Mr. Christie Goes To Washington, Slams Political Establishment
WASHINGTON (CBS 2) — Conservatives love him. Liberals despise him.
On Wednesday New Jersey Gov. Chris Christie was shooting from the hip on a topic no politician will touch — Social Security, and whether to raise the retirement age.
It was Christie unplugged, reports CBS 2’s Sean Hennessey.
The governor who tells it like it is brought his swagger to Washington and accused lawmakers of swapping honesty for job security.
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“What game being played down here is irresponsible and it’s dangerous,” Christie said. “The old playbook says lie, deceive, obfuscate, make it to the next election.”
In his first major speech in Washington, Christie argued the country is spending its way into ruin because lawmakers won’t make tough choices. Then using, his trademark sarcasm, grabbed the third rail of politics.
“You’re going to have to raise the retirement age for Social Security. Oh, I just said it and I still am standing here. I did not vaporize into the carpet and I said it,” Christie said.
Christie also called for Medicaid reform, saying states were headed towards bankruptcy without it. Then the former U.S. Attorney mocked President Barack Obama’s big things like high speed Internet or electric cars.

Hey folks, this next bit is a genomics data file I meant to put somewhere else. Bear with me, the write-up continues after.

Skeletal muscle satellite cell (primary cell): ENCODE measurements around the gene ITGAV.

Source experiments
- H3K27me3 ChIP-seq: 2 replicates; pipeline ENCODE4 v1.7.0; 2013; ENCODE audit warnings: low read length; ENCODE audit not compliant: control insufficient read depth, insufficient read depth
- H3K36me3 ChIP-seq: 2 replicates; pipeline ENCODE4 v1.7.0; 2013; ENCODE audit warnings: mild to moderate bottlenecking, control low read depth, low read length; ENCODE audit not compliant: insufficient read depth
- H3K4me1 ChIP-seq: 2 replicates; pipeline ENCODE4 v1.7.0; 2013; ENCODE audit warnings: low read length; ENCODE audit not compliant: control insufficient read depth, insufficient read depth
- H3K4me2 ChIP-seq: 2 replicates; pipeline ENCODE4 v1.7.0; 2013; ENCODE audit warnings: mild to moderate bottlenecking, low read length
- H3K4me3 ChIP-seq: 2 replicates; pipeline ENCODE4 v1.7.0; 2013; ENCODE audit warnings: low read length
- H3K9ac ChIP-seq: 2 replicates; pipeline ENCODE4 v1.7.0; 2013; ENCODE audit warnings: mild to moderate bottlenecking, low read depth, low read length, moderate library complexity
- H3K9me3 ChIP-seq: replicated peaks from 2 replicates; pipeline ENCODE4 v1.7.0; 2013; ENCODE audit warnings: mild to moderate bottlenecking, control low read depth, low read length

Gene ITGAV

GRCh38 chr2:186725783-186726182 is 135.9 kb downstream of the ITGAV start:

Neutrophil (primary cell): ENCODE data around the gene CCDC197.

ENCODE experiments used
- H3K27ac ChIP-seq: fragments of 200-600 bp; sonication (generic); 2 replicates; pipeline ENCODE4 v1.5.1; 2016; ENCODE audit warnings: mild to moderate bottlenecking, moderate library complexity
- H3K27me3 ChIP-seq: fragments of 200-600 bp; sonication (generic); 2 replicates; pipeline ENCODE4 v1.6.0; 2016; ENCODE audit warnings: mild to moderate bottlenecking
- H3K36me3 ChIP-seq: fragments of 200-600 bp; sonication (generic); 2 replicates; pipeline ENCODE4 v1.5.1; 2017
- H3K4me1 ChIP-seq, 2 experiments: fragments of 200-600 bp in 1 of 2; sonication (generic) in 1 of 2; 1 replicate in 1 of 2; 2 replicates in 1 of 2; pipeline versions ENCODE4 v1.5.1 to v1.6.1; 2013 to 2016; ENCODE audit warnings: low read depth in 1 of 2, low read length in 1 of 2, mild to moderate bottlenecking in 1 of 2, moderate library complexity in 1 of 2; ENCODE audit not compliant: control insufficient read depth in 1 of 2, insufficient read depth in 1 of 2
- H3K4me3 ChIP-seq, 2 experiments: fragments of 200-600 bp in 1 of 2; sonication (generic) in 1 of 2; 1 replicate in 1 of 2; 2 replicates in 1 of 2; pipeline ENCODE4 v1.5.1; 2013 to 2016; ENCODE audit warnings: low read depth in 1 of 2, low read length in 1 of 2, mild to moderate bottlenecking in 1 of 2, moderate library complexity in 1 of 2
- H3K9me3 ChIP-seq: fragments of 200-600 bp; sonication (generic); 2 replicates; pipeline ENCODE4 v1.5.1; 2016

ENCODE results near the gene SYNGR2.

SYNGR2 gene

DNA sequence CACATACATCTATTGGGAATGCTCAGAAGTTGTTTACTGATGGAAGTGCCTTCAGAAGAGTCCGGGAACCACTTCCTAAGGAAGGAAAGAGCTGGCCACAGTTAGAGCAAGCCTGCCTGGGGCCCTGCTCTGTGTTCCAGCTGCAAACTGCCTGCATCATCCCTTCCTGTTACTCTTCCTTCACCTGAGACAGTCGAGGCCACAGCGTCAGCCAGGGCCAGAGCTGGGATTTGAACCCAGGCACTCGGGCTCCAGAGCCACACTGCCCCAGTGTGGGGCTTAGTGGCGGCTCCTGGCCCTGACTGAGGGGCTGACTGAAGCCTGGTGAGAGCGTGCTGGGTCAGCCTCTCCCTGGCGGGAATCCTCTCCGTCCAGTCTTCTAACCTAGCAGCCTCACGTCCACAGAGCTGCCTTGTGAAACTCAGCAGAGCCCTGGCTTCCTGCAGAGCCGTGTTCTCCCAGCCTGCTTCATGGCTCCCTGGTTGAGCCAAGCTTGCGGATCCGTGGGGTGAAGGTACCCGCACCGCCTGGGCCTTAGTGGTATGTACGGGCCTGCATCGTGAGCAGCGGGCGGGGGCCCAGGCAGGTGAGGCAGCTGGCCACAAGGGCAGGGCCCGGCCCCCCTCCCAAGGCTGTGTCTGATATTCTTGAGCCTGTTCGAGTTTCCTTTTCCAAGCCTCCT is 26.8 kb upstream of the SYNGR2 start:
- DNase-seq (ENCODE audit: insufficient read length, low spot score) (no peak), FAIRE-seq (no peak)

“Ladies and gentleman, that is the candy of American politics,” Christie said.
And Christie said the bitter pill of reality is needed to fix the country’s ills.
“We are teetering on the edge of disaster,” Christie said.
The speech reinforced the notion this tough talking governor is galvanizing politics.
“Everyone in Washington is afraid to deal with those issues. Christie called them on it and he scored big points,” political analyst Steve Adubato said.
And he’s doing the same with some, but not all of his constituents.
“I agree with him. I’m behind him,” one person said.
“I just think he’s a little too hard-driven in a negative way,” said Laura Green of Montclair, N.J.
“I’m not a fan. I’m not a fan,” said Tony James of Jersey City.
But so many are fans, prompting another question about a run for president.
“I said what do I have to do short of suicide to convince people I’m not running? Apparently I actually have to commit suicide,” Christie said to laughter.
Christie said his poll numbers are actually rising, saying he’s more popular now than he was the day he got elected.
The lesson for lawmakers?
Making tough decisions doesn’t mean political ruin.
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